Borges and Us. Exploring the Author-Translator Dynamic in Translation Workshops
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The Translator (2012)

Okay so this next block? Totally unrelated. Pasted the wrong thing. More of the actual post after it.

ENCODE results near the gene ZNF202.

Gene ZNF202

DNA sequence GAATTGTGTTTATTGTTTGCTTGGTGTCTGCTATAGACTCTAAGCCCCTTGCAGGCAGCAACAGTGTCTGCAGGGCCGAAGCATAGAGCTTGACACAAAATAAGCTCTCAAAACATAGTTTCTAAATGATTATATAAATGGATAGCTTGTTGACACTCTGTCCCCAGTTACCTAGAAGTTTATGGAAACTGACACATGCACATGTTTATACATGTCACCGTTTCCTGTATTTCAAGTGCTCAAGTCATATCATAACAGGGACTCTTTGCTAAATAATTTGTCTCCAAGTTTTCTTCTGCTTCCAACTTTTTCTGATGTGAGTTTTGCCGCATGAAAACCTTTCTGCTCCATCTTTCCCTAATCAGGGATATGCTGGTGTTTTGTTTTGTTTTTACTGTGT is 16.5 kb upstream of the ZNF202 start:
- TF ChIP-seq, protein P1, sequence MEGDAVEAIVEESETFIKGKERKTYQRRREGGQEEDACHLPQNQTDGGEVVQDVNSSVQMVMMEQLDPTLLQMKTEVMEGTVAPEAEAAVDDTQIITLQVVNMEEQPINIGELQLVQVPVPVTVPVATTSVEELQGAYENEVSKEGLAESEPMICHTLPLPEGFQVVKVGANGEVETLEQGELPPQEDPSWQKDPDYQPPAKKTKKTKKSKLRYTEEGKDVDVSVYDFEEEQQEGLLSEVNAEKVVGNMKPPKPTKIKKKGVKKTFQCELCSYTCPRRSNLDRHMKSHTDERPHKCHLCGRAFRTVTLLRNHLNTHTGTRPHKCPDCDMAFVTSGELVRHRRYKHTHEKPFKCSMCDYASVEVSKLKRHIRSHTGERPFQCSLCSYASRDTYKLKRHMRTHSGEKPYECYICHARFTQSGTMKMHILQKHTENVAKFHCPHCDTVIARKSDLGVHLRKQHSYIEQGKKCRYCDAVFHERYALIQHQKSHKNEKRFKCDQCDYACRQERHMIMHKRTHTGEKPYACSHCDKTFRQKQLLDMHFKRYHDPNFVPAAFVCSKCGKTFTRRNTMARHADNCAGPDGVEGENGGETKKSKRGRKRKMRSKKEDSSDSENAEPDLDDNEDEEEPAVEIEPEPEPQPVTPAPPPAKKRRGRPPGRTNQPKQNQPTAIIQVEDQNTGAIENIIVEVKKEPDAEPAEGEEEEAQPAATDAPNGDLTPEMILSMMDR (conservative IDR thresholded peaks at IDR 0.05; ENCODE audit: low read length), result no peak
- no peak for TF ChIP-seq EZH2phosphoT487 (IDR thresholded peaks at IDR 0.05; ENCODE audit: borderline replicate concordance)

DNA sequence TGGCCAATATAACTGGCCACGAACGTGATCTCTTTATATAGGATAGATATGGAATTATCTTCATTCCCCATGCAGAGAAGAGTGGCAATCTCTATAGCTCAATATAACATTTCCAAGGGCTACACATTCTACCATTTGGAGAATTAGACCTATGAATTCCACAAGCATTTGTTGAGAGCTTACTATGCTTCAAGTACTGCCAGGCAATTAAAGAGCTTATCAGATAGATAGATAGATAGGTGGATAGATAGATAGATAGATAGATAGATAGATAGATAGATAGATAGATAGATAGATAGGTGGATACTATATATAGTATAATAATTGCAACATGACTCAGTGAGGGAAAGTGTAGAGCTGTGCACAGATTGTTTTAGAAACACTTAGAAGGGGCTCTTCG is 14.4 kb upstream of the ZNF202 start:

The traditional notion of the translator as someone who should remain invisible while reproducing the original and/or intentions of the author is still commonplace today in translation workshops. Although it has been radically called into question by poststructuralist theory, this type of theory often does not ‘translate’ into what students understand as the practice of the craft. The essay draws on a comparative study used with the author’s students that involved eight English versions of Jorge Luis Borges’s 1960 text ‘Borges y yo’ to indirectly introduce them to poststructuralist notions of translation, reading and authorship that can help them confront the limitations of the traditional conception of translation and assist them in developing the critical capacity to work responsibly through the complexities involved in the task of rewriting someone else’s text in another language. This activity – with its combination of close readings of the eight translations together with an analysis of the text’s plot in the context of the contemporary notion of the ‘death of the author’ – helps students discover that they cannot escape complex ethical decisions related to their agency both as readers of an ‘original’ and as authors of their translations, even when, as is the case with one of the translations, the author has collaborated with the translator.
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